As has become the custom, the Choir headed off during the September school holidays to begin their annual tour. This year offered the added excitement of it being the 50th Anniversary – so many years, so many tours, and so many kilometres!
In their 50 years, the Choir has travelled overseas to Austria, China, France, Germany, Hong Kong, Italy, Japan, New Zealand, Philippines, Taiwan, United Kingdom and United States of America. The have visited every state of Australia – singing in Cairns to the NE and Albany in the SW – cities and regional areas, sound shells and opera houses – anywhere there is a stage to spread the choral word.
This year the boys went west to commence their 2014 50th Anniversary Tour in the coastal city of Bunbury, a couple of hours south of Perth. The boys were lucky to catch their breath and adjust to the time difference by spending their first full day exploring the Ngilgi Cave – first discovered in 1899 and so named because of its association with Aboriginal legend describing the battle between a good spirit (Ngilgi) and an evil spirit (Wolgine).
The boys were particularly impressed with the story that Dame Nellie Melba had her grand piano lowered into the Cave’s ‘amphitheatre’ for a performance she gave in the early 1900’s! Aesthetically the boys’ performance at the Bunbury Entertainment Centre may not have been as unusual as Dame Nellie Melba’s but musically it was equal to any that had preceded them. It was a confident beginning to a tour of the south west corner Oz.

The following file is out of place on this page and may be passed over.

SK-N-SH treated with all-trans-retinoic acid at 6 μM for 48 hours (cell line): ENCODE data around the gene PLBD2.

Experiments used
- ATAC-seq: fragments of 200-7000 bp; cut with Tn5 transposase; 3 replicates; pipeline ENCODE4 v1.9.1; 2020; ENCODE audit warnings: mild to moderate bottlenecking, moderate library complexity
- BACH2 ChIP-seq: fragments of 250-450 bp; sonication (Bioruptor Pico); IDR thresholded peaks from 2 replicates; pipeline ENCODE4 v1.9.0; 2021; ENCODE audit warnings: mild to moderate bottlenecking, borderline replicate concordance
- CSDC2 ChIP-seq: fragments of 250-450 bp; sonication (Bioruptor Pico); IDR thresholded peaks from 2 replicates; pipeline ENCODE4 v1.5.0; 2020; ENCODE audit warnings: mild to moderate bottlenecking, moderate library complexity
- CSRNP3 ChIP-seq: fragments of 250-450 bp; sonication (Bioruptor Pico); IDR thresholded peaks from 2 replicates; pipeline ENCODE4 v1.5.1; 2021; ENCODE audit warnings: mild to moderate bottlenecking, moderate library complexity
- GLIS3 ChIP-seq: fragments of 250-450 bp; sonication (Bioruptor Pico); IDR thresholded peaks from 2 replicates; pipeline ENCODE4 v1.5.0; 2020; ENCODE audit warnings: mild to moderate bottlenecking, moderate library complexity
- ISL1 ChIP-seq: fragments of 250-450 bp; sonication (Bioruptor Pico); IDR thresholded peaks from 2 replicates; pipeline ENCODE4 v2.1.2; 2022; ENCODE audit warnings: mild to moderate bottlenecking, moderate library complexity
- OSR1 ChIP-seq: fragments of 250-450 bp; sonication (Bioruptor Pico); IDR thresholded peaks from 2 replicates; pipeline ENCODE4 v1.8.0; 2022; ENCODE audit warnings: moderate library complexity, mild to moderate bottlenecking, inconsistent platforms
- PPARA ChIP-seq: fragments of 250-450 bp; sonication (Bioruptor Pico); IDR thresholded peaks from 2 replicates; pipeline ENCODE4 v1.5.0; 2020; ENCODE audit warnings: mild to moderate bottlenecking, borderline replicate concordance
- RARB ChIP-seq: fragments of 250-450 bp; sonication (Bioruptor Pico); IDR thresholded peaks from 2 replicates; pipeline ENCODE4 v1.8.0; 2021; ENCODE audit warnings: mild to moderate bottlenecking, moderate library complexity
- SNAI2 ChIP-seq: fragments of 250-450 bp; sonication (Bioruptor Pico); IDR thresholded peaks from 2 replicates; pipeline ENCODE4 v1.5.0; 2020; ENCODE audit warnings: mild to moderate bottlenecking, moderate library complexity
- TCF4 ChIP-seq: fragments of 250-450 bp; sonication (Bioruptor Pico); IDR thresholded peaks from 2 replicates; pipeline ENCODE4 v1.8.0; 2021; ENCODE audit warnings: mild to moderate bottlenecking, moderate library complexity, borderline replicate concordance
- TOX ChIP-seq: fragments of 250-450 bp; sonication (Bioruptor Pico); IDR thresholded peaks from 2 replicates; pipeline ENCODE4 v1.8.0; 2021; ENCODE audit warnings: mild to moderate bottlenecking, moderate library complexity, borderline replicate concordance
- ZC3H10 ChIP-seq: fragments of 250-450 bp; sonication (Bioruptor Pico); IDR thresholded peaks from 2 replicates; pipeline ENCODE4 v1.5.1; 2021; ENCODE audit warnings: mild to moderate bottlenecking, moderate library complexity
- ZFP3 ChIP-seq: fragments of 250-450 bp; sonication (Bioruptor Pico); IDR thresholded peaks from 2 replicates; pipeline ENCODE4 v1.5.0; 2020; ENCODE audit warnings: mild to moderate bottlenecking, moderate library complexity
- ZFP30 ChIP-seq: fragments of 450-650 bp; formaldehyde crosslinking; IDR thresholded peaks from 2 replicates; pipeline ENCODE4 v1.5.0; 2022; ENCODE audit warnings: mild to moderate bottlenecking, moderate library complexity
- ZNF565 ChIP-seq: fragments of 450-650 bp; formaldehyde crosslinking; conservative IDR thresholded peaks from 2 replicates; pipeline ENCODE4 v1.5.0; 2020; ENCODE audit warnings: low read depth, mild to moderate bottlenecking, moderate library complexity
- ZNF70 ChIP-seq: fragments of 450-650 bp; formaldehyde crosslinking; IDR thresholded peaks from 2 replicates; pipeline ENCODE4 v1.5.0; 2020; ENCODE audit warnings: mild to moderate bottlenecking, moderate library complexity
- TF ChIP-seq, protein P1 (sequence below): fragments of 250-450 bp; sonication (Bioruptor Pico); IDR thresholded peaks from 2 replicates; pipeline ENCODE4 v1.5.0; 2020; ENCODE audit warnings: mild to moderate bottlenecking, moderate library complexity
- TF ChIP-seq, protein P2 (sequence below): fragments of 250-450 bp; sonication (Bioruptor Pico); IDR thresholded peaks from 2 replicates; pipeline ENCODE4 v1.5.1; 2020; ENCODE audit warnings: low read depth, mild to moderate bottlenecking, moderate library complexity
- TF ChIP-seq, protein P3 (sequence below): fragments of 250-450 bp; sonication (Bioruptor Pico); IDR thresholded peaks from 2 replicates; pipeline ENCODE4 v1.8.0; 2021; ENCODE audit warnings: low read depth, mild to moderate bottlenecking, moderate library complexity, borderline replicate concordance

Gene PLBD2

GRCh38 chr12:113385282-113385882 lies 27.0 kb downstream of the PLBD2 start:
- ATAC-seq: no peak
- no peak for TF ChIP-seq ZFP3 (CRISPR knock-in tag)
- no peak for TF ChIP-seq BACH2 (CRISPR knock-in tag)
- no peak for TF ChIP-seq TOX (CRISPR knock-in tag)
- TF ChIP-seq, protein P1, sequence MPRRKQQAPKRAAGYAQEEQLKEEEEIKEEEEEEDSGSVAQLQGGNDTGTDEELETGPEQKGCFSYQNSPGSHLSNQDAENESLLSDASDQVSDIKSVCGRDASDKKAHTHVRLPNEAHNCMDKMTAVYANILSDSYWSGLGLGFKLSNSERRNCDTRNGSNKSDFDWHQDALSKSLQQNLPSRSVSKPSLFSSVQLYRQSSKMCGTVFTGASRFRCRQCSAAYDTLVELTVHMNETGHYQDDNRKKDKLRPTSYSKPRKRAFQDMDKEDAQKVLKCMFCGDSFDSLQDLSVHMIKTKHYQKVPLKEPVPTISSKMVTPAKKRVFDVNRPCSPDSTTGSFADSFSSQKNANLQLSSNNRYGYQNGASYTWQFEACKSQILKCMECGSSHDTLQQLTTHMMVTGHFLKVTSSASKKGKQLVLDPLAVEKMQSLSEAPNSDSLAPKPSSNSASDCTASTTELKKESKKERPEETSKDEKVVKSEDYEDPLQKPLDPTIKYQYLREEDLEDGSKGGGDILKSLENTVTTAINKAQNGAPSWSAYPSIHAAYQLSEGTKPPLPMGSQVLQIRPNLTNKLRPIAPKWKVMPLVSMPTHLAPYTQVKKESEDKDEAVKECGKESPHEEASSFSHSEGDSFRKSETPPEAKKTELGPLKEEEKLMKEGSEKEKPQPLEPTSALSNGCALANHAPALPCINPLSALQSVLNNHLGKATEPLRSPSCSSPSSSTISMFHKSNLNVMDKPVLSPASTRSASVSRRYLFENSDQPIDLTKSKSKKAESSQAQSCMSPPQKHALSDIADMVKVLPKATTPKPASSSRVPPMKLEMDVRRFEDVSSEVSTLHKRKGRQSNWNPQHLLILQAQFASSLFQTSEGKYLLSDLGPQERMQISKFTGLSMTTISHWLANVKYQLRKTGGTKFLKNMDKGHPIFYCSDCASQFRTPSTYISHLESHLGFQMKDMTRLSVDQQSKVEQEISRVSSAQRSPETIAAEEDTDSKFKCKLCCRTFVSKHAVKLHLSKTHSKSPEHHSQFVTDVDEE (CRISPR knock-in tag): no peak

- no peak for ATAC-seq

Of course travelling regional Western Australia means covering thousands of kilometres in a coach, but the long days were worth the musical rewards of the evening concerts. The boys had wonderful audiences, receptive not only to the difficult repertoire but also to the light-hearted banter from Mr Carmody encouraging the audience to interact with the boys.
The WA government has thrown some serious dollars into their regional arts programmes over recent years and the concert venues at Bunbury, Albany, Esperance, and Mandurah all offered state of the art facilities. The jewel in the crown for the boys was the venue at Kalgoorlie, well actually Boulder. The original town hall completed in 1908 is a fabulous example of classical Federation Free style, with pressed metal ceilings, wraparound upstairs gallery supported on cast iron columns and stunning red gum polished floor boards. The acoustic was beautiful. The pièce de résistance was the Goatcher curtain – the painted three dimensional effect is believed to be the only surviving theatre curtain of its kind in Australia.
The boys had a day with students at Trinity College in Perth. The morning was spent with Junior School students. Boys from Xavier, Christ Church and Wesley Colleges joined us after lunch to attend a workshop together with the Trinity boys. To listen to 350 teenage boys singing heartily and joyously reminded us that it really is ‘cool’ to sing!
Other activities enjoyed along the way included a visit to the Perth Bell Tower – built as part of their Centenary celebrations – eight of the bells were donated by St Martin in the Fields, London. And yes, every boy saw himself as either Quasimodo or the Mad Monk as they all had an opportunity to ring the bells – what a cacophony! But lots of fun.
A trip to the Perth Mint had the boys ogling at the largest coin minted in the world – 1,000kgs, solid gold and approximately $50,000,000! They toured the Collins Class Submarine Ovens at the Maritime Museum, checked out the Fremantle Prison ‘facilities’ and polished off any remaining pocket money at the markets.